The film, first released in May this year, follows four years in the parallel political lives of Jawhara Ettis and Emna Ben Jemaa – two women at the centre of Tunisia’s radical turn to democracy during the 2011 Arab Spring.
In A Revolution in Four Seasons, two politically-opposed young women fight to shape their lives along with the political future of Tunisia, the sole country to emerge from the Arab Spring uprisings as a functional democracy. Director/Producer Jessie Deeter and Co-Producer Sara Maamouri began filming in 2011.
By Antonia Roupell Tunisian identity, neighbourhood quarrels, and Jihadist fighters in Syria were among the subjects discussed at the Frontline Club on 23 September. The evening began with a screening of Tunisian journalist, Zuhair Latif’s latest film for BBC Arabic, The Battle for Bizerte. It was followed by an energetic Q&A moderated by BBC Arabic TV presenter, Makki Helal. Fifty-two […]
With Tunisia in turmoil over the banning of the Salafist group Ansar Al-Sharia, this BBC Arabic documentary reveals the extraordinary inner workings of a group of Jihadi Salafists closely associated with them in Bizerte, a city north of the Tunisian capital.
The screening will be followed by a Q&A with Zuhair Latif, the BBC Arabic reporter on The Battle for Bizerte. Moderated by BBC Arabic TV presenter, Makki Helal.
By Helena Williams On Tuesday 29 May, the Frontline Club showcased ‘Writing Revolution: the Voices from Tunis to Damascus’, a book which celebrates some of the best new writing to emerge from the Arab Spring. The collection of articles and essays focusses on what the revolutions, which have rumbled across North Africa and the Middle […]
From Cairo to Damascus, Tunisia to Bahrain, Writing Revolution brings together some of the best new writing born out of the profound changes shaking the region. We will be joined by the editors and two of the contributors to talk about their work and how it has been shaped and influenced by the historic events unfolding around them.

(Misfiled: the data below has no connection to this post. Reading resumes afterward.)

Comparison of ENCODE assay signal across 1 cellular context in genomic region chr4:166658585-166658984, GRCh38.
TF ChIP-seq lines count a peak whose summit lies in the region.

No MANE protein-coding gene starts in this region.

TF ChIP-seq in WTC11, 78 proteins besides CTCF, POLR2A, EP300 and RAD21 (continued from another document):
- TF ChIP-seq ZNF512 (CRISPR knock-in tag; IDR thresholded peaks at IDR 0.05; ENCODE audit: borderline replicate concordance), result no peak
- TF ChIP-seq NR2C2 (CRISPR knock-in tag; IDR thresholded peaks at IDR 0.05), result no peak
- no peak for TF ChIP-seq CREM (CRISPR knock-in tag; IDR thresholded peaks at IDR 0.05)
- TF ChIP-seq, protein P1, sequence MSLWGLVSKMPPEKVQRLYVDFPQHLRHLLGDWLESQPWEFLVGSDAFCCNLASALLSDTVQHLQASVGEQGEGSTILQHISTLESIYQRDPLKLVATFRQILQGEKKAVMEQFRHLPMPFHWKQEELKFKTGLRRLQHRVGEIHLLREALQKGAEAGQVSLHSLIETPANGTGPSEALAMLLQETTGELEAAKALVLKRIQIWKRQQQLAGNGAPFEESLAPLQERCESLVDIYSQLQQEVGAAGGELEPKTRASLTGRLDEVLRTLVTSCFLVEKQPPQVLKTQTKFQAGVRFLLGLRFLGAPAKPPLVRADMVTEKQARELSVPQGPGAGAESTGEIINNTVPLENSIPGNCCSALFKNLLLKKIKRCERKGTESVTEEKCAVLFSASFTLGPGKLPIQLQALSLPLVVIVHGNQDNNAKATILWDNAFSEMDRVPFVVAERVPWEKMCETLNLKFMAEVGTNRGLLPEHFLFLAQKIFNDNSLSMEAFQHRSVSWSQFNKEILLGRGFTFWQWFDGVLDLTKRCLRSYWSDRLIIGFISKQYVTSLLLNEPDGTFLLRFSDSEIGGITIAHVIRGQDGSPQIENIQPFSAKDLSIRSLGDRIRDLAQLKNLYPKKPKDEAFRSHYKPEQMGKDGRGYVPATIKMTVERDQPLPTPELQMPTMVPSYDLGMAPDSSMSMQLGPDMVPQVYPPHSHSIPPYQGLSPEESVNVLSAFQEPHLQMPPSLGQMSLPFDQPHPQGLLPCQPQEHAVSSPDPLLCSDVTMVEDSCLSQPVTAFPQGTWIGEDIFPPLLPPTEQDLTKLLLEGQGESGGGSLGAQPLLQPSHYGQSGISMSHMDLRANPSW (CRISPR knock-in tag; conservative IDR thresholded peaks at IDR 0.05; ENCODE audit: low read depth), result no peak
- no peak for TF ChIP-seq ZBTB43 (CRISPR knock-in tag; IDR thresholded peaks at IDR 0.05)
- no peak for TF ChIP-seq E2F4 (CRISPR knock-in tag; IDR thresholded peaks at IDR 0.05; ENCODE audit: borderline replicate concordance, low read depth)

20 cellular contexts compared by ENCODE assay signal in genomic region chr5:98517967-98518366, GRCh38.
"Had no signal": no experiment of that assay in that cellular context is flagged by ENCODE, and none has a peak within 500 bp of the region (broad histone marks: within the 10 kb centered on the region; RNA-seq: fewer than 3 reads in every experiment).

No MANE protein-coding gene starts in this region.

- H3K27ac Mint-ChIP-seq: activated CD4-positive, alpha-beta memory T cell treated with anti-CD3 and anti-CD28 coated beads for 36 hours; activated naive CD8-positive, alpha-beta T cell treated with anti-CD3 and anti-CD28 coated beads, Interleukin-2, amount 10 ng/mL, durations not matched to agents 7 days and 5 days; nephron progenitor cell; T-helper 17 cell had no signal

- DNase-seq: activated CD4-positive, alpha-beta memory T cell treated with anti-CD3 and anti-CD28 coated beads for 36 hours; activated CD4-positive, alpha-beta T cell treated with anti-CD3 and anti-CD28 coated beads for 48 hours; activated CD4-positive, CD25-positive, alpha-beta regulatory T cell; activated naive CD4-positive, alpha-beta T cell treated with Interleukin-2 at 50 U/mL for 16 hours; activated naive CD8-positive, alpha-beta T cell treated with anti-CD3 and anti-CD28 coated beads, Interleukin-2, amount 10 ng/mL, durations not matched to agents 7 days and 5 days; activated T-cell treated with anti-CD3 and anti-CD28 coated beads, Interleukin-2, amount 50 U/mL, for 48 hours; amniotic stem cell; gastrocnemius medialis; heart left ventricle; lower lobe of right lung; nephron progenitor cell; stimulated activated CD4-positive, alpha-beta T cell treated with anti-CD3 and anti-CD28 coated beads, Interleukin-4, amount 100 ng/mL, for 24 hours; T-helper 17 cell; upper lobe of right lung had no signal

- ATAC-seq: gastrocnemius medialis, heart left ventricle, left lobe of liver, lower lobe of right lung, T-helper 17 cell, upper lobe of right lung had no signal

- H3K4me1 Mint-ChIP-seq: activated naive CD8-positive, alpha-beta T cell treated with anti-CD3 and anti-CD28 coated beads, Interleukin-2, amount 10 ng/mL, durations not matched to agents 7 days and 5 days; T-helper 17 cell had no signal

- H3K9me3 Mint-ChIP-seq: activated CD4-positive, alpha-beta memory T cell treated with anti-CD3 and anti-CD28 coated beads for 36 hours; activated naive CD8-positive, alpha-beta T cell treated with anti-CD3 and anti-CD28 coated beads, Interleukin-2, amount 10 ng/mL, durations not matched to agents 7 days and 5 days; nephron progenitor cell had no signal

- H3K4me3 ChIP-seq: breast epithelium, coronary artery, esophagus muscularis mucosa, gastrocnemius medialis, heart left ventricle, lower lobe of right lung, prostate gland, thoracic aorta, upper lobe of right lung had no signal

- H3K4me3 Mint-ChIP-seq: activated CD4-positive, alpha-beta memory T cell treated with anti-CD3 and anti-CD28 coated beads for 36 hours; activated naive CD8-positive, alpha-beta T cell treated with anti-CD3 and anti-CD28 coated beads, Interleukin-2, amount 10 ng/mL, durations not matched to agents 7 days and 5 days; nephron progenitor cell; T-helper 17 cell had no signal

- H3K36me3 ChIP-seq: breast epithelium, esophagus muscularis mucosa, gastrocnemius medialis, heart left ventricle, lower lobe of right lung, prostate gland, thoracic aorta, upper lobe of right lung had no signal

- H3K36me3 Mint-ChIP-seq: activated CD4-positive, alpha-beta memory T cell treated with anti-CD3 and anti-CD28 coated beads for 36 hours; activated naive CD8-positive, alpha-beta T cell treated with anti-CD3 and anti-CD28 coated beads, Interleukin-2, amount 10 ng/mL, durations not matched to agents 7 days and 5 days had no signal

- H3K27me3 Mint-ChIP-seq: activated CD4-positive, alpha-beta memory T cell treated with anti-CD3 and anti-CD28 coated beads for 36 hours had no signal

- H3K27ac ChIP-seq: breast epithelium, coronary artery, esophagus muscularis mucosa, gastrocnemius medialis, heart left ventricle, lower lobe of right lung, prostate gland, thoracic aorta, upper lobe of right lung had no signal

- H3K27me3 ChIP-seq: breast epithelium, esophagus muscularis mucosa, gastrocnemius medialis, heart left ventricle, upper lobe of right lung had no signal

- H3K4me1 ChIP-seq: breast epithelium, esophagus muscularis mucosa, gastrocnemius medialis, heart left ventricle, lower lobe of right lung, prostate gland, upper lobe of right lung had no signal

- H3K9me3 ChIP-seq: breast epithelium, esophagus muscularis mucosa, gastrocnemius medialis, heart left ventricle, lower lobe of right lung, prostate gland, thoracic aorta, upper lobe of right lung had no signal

Shereen El Feki has spent the past five years travelling across the Arab region asking people about sex. Blending interviews, statistics, opinion polls, journalism and personal reminiscence, in her new book Sex and the Citadel: Intimate Life in a Changing Arab World, she explores this intimate and often highly sensitive facet of life in a changing Arab world. She will be joining us in conversation with columnist and broadcaster, Jenni Russell.
By Anna Reitman Coming straight from a day of reporting on the latest unrest between Israel and Gaza, the BBC’s Middle East editor Jeremy Bowen was at the Frontline Club on 14 November to discuss the historic events that have reshaped the Middle East. He reflected on their political context, history and the evolving landscape as documented in […]
Before any political revolution was in sight in the middle east, filmmakers Javeria Rizvi Kabani, Jonny von Walstrom and Alexandra Sandels visited Egypt, Tunisia, and Lebannon to witness the network revolutions already taking place. Following young activists, journalists, and bloggers we learn that silence is no longer an option among those with access to the new digital tools and networks created in the last few years.
Marwan Bishara Al Jazeera English’s senior political analyst and editor will be joining senior BBC presenter and special correspondent Lyse Doucet to discuss the roots of the uprisings across the Arab world, how they have evolved from country to country, the shifts they have created in the region and asking what lies ahead as people continue to battle for freedom and justice?
A weekly round up of world events from Monday, 9 to Sunday, 15 January from ForesightNews By Nicole Hunt Monday looks to be the biggest day of what should be an interesting week internationally. Kicking off with the ongoing EU debt crisis, German Chancellor Angela Merkel hosts French President Nicolas Sarkozy in Berlin to […]
IN ASSOCIATION WITH BBC ARABIC
EXTERNAL EVENT HELD AT THE RCS
The uprisings across the Middle East and North Africa were a time when the ‘revolutionary Arab woman’ grabbed the attention of the western media.
The fight for women’s rights didn’t begin with the Arab Spring and has gone on without the attention of the world’s media. We will be bringing together some of the women who took part in the Arab Spring and those who have been working to promote women’s rights to discuss if the revolutions have been good for women.
A weekly round up of world events from Monday, 12 December to Sunday, 18 December from ForesightNews By Nicole Hunt US President Barack Obama hosts Iraqi Prime Minister Nuri al Maliki for talks in Washington on Monday, with discussions focusing on strengthening the ‘strategic partnership’ between the two countries. The summit comes ahead of a […]